Is DRaaS suitable for your organization?

While DRaaS is a versatile solution suitable for any organization committed to maintaining business continuity and data resilience, it is especially beneficial for smaller businesses with limited IT resources. It allows small businesses to get cost-effective and hassle-free disaster recovery solutions and ensure business continuity.

However, selecting the right DRaaS provider is crucial for organizations since offerings and costs vary. That’s why choosing the solution that best fits your business requirements is essential.

Key considerations when choosing a DRaaS solution

Every organization should assess its recovery objectives and align them with the capabilities of the DRaaS solution. Here are some of the factors that will help you make an informed decision when choosing the right DRaaS solution for your organization:

  • Service level agreements (SLAs): You should scrutinize the SLAs to understand recovery time objectives (RTOs) and recovery point objectives (RPOs) offered by the provider. For instance, you should contemplate what happens to recovery times when the same natural disaster impacts both you and the DRaaS provider. You should also verify whether the provider can meet the recovery-time requirements of your critical applications.
  • Responsibility and reliability: Before investing in the DRaaS solution, you should clearly understand the responsibilities between your organization and the DRaaS provider. Also, verify that the provider’s track record and reputation for reliability meet your organization’s expectations.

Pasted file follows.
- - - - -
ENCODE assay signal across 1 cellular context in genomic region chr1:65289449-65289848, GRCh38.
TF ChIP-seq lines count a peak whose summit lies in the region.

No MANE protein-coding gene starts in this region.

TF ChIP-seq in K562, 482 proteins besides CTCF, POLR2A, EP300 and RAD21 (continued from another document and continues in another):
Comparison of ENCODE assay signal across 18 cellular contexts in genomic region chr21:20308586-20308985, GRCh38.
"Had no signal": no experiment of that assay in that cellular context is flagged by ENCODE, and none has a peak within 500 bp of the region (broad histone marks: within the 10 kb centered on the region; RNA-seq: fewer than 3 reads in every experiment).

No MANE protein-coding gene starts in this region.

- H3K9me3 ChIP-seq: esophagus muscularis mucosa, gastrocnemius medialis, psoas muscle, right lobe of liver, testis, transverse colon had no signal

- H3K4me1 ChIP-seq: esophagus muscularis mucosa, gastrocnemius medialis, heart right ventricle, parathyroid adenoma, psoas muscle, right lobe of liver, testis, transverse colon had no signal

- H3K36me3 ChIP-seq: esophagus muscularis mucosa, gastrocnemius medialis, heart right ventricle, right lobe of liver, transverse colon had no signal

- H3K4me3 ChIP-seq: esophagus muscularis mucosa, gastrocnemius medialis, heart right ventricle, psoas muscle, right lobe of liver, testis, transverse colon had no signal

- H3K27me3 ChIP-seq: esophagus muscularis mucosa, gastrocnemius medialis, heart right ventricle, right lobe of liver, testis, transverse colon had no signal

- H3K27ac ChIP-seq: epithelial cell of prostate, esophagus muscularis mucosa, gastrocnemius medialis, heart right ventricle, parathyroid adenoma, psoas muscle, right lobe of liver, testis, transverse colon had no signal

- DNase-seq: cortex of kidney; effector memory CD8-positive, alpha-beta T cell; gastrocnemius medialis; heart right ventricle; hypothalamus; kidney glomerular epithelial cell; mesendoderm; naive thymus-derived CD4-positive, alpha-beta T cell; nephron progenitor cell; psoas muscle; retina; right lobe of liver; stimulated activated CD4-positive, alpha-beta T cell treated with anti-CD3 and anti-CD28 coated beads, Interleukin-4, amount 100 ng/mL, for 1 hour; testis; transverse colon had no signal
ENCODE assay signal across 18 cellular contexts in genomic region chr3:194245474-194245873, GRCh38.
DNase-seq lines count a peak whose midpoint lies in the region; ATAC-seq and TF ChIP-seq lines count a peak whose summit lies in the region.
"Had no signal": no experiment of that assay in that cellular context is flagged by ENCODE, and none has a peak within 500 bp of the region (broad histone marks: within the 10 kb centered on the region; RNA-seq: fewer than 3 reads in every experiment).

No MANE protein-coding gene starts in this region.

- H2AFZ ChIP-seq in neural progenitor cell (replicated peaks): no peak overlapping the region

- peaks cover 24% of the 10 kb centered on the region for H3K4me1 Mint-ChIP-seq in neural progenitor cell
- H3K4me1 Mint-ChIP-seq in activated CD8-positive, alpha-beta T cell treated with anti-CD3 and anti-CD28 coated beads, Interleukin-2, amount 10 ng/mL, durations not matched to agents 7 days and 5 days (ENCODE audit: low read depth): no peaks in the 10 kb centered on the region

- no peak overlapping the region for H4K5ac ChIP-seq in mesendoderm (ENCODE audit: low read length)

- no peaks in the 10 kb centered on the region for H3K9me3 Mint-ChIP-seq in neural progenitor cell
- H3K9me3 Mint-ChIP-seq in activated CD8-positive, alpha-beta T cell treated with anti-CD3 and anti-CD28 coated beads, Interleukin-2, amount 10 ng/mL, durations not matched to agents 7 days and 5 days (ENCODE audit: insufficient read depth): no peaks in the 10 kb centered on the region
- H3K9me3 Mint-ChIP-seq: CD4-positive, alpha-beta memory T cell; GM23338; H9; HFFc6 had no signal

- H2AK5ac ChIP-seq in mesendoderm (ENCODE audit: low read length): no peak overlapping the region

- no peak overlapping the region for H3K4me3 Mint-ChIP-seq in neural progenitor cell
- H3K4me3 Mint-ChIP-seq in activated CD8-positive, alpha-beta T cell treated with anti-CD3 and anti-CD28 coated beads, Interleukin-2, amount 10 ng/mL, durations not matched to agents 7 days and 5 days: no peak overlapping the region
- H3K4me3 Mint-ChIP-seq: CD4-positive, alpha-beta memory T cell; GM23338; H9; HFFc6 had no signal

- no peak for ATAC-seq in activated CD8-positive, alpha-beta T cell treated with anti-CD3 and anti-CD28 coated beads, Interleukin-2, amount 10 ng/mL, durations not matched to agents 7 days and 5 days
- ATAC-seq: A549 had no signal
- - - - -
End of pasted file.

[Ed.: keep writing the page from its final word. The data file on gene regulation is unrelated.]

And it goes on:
• Recovery testing: Recovery testing is a critical aspect of DRaaS, which involves regularly simulating disaster scenarios to evaluate the effectiveness of the recovery plan. By conducting recovery testing, organizations can identify potential weaknesses, refine their strategies and ensure that data and systems can be restored within acceptable timeframes. Assessing the DRaaS provider’s support for recovery testing is essential to ensure they deliver on their promises when disaster strikes.
  • Recovery capacity: Determine the provider’s capability to handle your organization’s data and system recovery needs, especially if your infrastructure is extensive. Also, ensure scalability to accommodate your future growth.
  • License structure and costs: Note the provider’s pricing model. Check whether it is subscription-based, pay-as-you-go or another structure, and evaluate whether it aligns with your budget and needs. Be aware of any hidden or additional costs.

Get DRaaS with IT Complete by Kaseya

Kaseya’s IT Complete offers DRaaS, which is integrated directly into our endpoint management solution, VSA, allowing you to streamline your disaster recovery strategy through a centralized console. With Kaseya’s DRaaS, you get round-the-clock uptime and the world’s best backup, ransomware protection, cloud-based storage and business continuity and disaster recovery (BCDR) services at minimal service delivery costs.

Here are some features of Kaseya’s DRaaS:

  • Instant recovery
  • Automated disaster recovery testing and RPO/RTO reports
  • SLA Policy Automation
  • Near continuous data protection
  • Intuitive, centralized user interface
  • Automatic ransomware protection
  • Immutable cloud
  • 24/7/365 support
  • And many more

Learn more about DRaaS with IT Complete’s Unified Backup suite.